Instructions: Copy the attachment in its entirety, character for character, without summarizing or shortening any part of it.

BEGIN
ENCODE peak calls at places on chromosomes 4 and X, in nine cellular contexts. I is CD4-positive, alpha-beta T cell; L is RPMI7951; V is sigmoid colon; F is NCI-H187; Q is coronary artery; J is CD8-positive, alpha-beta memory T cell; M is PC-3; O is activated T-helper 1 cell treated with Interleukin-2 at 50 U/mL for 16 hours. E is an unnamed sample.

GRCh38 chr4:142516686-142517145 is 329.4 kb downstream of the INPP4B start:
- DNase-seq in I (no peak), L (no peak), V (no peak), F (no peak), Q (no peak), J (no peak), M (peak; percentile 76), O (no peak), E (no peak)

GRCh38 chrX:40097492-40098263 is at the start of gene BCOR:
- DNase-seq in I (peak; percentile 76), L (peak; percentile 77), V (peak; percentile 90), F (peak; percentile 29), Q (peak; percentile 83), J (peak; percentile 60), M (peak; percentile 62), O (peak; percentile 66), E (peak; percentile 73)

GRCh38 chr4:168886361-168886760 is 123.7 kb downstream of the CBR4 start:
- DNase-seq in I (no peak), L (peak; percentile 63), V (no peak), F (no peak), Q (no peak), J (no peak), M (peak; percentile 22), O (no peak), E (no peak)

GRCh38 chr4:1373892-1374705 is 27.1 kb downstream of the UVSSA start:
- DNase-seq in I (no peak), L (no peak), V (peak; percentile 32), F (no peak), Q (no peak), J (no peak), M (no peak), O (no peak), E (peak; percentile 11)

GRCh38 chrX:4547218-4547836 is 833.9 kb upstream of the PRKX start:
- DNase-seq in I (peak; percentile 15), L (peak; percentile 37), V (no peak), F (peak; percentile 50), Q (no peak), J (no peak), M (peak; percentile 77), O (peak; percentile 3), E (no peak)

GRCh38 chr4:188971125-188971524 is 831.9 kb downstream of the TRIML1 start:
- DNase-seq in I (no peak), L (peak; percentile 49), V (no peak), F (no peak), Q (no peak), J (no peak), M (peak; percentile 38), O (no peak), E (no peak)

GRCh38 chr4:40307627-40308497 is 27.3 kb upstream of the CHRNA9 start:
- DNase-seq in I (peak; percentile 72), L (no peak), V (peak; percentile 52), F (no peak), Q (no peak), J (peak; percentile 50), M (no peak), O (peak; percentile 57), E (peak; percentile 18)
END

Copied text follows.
ENCODE peak calls at places on chromosomes 4 and X, in nine cellular contexts. I is CD4-positive, alpha-beta T cell; L is RPMI7951; V is sigmoid colon; F is NCI-H187; Q is coronary artery; J is CD8-positive, alpha-beta memory T cell; M is PC-3; O is activated T-helper 1 cell treated with Interleukin-2 at 50 U/mL for 16 hours. E is an unnamed sample.

GRCh38 chr4:142516686-142517145 is 329.4 kb downstream of the INPP4B start:
- DNase-seq in I (no peak), L (no peak), V (no peak), F (no peak), Q (no peak), J (no peak), M (peak; percentile 76), O (no peak), E (no peak)

GRCh38 chrX:40097492-40098263 is at the start of gene BCOR:
- DNase-seq in I (peak; percentile 76), L (peak; percentile 77), V (peak; percentile 90), F (peak; percentile 29), Q (peak; percentile 83), J (peak; percentile 60), M (peak; percentile 62), O (peak; percentile 66), E (peak; percentile 73)

GRCh38 chr4:168886361-168886760 is 123.7 kb downstream of the CBR4 start:
- DNase-seq in I (no peak), L (peak; percentile 63), V (no peak), F (no peak), Q (no peak), J (no peak), M (peak; percentile 22), O (no peak), E (no peak)

GRCh38 chr4:1373892-1374705 is 27.1 kb downstream of the UVSSA start:
- DNase-seq in I (no peak), L (no peak), V (peak; percentile 32), F (no peak), Q (no peak), J (no peak), M (no peak), O (no peak), E (peak; percentile 11)

GRCh38 chrX:4547218-4547836 is 833.9 kb upstream of the PRKX start:
- DNase-seq in I (peak; percentile 15), L (peak; percentile 37), V (no peak), F (peak; percentile 50), Q (no peak), J (no peak), M (peak; percentile 77), O (peak; percentile 3), E (no peak)

GRCh38 chr4:188971125-188971524 is 831.9 kb downstream of the TRIML1 start:
- DNase-seq in I (no peak), L (peak; percentile 49), V (no peak), F (no peak), Q (no peak), J (no peak), M (peak; percentile 38), O (no peak), E (no peak)

GRCh38 chr4:40307627-40308497 is 27.3 kb upstream of the CHRNA9 start:
- DNase-seq in I (peak; percentile 72), L (no peak), V (peak; percentile 52), F (no peak), Q (no peak), J (peak; percentile 50), M (no peak), O (peak; percentile 57), E (peak; percentile 18)